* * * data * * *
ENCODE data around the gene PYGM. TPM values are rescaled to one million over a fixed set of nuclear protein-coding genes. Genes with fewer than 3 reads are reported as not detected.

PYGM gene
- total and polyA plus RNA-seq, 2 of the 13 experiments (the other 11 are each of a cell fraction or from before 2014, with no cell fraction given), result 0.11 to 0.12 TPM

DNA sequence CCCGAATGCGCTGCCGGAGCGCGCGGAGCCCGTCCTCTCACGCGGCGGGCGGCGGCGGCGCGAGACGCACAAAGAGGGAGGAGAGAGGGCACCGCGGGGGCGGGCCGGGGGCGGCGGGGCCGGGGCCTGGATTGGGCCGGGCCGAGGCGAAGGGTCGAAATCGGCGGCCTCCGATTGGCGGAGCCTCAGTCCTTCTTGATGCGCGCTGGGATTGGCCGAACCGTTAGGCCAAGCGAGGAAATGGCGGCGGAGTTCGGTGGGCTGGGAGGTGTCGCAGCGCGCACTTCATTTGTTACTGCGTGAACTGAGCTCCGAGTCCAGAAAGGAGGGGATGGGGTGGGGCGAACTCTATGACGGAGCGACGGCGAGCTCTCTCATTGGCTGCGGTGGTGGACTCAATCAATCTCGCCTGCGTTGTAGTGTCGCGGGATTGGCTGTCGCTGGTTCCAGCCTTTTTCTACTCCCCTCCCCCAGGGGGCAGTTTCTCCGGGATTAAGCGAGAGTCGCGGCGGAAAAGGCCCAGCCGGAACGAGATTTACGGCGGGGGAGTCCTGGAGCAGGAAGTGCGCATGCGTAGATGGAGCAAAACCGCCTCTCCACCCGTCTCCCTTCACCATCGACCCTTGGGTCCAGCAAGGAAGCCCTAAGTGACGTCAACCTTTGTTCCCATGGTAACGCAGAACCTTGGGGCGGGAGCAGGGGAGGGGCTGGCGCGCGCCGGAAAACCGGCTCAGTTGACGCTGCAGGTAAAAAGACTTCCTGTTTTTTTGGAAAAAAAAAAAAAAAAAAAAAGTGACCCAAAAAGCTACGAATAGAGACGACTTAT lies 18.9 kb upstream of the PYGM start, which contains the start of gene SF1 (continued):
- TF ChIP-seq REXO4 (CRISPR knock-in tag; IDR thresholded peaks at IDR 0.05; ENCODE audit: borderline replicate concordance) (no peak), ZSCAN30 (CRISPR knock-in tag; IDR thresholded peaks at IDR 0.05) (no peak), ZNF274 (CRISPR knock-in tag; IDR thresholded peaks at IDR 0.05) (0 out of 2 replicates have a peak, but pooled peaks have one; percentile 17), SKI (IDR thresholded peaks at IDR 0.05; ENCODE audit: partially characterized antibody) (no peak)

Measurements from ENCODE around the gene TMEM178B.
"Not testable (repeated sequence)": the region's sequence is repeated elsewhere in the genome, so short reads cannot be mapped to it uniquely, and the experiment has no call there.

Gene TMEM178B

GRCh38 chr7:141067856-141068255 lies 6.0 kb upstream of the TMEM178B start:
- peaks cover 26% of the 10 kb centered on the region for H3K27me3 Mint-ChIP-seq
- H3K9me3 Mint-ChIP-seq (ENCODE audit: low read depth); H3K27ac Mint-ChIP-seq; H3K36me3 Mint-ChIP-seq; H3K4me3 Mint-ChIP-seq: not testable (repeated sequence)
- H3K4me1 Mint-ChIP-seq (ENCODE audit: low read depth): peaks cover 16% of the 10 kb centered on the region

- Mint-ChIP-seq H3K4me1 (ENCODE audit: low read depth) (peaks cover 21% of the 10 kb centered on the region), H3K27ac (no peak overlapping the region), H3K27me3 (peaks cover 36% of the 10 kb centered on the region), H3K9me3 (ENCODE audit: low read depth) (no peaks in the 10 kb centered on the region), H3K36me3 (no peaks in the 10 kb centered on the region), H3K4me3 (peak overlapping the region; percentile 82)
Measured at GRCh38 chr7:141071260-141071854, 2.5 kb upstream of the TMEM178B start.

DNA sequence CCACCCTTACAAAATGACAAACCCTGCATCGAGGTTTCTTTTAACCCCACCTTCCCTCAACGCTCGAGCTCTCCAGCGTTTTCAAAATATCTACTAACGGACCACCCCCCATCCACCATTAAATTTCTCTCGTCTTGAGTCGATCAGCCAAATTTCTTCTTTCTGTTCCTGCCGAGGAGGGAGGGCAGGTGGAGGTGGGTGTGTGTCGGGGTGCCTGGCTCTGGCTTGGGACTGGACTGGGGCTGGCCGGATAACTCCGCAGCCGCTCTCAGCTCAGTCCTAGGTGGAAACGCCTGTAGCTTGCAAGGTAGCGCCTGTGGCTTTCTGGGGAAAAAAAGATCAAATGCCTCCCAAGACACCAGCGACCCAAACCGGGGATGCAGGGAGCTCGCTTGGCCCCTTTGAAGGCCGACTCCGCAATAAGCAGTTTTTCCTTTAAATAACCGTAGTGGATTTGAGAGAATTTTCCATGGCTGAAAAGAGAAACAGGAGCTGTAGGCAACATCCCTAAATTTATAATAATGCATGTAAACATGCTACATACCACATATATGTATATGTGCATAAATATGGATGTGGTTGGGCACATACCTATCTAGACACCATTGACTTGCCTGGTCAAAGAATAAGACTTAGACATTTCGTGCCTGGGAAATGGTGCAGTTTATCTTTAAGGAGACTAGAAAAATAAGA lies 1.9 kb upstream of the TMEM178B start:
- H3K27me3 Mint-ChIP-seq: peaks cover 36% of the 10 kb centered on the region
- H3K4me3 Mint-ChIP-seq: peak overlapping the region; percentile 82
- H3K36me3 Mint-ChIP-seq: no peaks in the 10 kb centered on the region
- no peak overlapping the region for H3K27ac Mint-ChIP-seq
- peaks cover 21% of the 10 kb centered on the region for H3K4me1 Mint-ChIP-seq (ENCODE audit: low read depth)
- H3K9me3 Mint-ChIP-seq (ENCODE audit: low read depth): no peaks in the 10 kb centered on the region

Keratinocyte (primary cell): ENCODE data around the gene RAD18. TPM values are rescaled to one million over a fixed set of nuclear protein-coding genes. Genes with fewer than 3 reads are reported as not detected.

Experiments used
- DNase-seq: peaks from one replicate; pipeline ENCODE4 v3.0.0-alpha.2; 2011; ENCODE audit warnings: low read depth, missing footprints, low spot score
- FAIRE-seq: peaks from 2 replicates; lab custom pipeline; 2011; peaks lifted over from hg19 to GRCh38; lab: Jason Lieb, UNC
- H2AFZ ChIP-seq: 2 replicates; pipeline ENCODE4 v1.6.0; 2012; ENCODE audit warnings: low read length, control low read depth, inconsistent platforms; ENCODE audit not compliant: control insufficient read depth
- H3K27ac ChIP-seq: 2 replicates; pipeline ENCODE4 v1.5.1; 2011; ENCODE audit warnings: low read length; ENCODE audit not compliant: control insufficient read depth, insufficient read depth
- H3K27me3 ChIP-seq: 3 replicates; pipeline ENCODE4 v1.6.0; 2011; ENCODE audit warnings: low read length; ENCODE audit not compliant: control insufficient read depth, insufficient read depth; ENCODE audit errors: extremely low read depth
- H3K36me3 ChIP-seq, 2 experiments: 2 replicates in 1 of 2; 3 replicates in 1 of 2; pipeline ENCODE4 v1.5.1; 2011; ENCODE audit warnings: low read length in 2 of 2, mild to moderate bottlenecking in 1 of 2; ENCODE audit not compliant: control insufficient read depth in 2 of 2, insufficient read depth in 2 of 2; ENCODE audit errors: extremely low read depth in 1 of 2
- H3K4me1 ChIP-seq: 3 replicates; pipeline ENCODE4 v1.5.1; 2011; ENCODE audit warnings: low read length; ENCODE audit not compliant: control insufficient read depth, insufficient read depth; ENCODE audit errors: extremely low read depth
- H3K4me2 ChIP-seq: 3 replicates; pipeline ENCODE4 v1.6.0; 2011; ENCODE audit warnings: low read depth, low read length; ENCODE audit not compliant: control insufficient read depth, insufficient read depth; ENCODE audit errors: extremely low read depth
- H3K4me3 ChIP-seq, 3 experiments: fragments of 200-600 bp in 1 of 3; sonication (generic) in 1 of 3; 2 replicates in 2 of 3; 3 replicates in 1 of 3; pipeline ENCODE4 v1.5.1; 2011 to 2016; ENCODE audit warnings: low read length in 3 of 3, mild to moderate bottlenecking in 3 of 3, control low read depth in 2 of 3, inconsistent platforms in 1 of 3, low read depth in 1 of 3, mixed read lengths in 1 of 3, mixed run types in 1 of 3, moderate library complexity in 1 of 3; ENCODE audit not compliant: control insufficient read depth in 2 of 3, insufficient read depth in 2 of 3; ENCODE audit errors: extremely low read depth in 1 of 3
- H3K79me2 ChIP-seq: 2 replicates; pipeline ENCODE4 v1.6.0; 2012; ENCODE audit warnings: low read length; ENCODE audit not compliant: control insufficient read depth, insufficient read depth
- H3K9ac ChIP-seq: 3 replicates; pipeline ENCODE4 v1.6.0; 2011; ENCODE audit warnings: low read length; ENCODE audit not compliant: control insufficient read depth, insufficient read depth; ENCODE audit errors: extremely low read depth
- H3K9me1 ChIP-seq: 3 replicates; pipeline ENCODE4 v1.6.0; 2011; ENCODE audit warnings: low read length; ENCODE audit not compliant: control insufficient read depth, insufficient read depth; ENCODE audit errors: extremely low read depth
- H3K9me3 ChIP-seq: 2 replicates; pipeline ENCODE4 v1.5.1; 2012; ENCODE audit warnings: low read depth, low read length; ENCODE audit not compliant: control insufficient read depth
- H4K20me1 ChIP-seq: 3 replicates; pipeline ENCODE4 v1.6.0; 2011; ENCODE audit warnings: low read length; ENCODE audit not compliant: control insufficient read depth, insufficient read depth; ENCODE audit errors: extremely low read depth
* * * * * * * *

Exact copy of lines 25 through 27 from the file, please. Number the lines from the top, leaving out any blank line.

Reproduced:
- FAIRE-seq: peaks from 2 replicates; lab custom pipeline; 2011; peaks lifted over from hg19 to GRCh38; lab: Jason Lieb, UNC
- H2AFZ ChIP-seq: 2 replicates; pipeline ENCODE4 v1.6.0; 2012; ENCODE audit warnings: low read length, control low read depth, inconsistent platforms; ENCODE audit not compliant: control insufficient read depth
- H3K27ac ChIP-seq: 2 replicates; pipeline ENCODE4 v1.5.1; 2011; ENCODE audit warnings: low read length; ENCODE audit not compliant: control insufficient read depth, insufficient read depth